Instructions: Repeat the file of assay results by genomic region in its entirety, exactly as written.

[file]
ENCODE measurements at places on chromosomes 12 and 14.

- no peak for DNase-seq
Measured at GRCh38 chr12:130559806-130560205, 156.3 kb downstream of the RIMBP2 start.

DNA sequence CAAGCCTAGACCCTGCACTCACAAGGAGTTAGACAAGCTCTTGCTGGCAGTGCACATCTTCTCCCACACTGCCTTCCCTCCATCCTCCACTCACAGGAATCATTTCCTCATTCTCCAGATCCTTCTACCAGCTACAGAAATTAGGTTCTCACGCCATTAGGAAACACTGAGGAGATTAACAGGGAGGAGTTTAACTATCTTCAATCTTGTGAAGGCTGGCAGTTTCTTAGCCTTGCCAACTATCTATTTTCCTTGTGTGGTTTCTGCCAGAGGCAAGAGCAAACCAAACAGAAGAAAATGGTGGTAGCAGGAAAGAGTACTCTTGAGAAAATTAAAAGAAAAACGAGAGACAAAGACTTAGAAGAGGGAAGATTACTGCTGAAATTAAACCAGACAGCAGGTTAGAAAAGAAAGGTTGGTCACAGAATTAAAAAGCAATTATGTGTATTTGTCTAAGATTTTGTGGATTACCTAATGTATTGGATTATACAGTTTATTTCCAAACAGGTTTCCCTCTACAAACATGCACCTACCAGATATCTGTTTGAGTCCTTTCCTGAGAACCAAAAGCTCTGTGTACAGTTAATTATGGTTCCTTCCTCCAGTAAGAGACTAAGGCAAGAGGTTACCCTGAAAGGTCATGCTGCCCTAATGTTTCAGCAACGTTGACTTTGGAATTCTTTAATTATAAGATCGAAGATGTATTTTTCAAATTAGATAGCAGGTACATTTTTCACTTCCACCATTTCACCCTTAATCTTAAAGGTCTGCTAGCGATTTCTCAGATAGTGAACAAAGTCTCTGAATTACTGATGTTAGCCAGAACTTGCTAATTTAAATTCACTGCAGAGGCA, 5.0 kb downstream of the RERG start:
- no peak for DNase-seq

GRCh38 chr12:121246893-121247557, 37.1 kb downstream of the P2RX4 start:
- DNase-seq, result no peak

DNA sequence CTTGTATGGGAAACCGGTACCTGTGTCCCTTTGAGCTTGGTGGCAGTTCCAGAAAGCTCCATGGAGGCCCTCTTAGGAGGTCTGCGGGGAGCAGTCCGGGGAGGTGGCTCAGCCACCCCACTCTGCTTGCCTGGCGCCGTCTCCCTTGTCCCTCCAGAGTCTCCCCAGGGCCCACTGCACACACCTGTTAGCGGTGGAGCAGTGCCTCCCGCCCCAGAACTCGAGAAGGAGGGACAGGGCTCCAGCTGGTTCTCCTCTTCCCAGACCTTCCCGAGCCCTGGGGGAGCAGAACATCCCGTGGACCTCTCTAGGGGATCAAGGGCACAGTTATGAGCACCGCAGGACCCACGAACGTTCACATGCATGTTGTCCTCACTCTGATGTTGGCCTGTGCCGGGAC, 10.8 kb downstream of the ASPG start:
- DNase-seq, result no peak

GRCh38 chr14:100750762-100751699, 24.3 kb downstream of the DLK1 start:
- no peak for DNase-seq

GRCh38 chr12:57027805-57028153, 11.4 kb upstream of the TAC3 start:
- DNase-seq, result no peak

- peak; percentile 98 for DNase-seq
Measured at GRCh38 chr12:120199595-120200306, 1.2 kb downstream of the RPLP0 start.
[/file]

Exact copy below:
ENCODE measurements at places on chromosomes 12 and 14.

- no peak for DNase-seq
Measured at GRCh38 chr12:130559806-130560205, 156.3 kb downstream of the RIMBP2 start.

DNA sequence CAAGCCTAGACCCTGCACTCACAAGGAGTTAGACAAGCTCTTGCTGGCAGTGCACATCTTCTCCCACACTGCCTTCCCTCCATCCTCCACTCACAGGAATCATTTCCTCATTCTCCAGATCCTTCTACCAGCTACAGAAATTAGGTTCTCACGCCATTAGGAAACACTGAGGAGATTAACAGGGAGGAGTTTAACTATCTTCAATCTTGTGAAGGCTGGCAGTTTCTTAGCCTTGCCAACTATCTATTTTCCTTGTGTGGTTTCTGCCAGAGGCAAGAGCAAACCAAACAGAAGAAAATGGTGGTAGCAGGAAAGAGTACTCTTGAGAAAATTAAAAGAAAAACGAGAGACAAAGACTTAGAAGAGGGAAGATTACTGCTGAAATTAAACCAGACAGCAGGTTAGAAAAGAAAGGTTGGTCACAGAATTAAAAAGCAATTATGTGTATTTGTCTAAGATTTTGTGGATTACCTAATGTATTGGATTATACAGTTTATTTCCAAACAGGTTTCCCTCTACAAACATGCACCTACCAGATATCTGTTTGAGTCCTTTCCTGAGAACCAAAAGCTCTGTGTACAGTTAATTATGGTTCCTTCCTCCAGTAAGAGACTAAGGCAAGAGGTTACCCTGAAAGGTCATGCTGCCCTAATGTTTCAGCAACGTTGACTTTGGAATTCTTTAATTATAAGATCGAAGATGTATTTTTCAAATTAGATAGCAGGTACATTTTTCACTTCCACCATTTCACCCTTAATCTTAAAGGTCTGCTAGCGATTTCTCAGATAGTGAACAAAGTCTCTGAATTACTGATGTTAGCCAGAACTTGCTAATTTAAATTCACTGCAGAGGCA, 5.0 kb downstream of the RERG start:
- no peak for DNase-seq

GRCh38 chr12:121246893-121247557, 37.1 kb downstream of the P2RX4 start:
- DNase-seq, result no peak

DNA sequence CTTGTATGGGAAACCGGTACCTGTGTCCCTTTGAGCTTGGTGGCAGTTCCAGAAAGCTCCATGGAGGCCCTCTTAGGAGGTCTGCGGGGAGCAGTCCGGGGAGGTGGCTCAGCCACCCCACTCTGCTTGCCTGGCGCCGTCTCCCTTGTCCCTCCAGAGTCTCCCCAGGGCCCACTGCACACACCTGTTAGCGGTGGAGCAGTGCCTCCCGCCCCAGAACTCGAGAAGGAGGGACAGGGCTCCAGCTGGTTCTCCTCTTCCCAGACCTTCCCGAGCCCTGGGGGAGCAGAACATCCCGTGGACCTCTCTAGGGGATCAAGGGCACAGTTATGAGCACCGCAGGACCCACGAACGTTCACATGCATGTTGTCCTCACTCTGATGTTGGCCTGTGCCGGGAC, 10.8 kb downstream of the ASPG start:
- DNase-seq, result no peak

GRCh38 chr14:100750762-100751699, 24.3 kb downstream of the DLK1 start:
- no peak for DNase-seq

GRCh38 chr12:57027805-57028153, 11.4 kb upstream of the TAC3 start:
- DNase-seq, result no peak

- peak; percentile 98 for DNase-seq
Measured at GRCh38 chr12:120199595-120200306, 1.2 kb downstream of the RPLP0 start.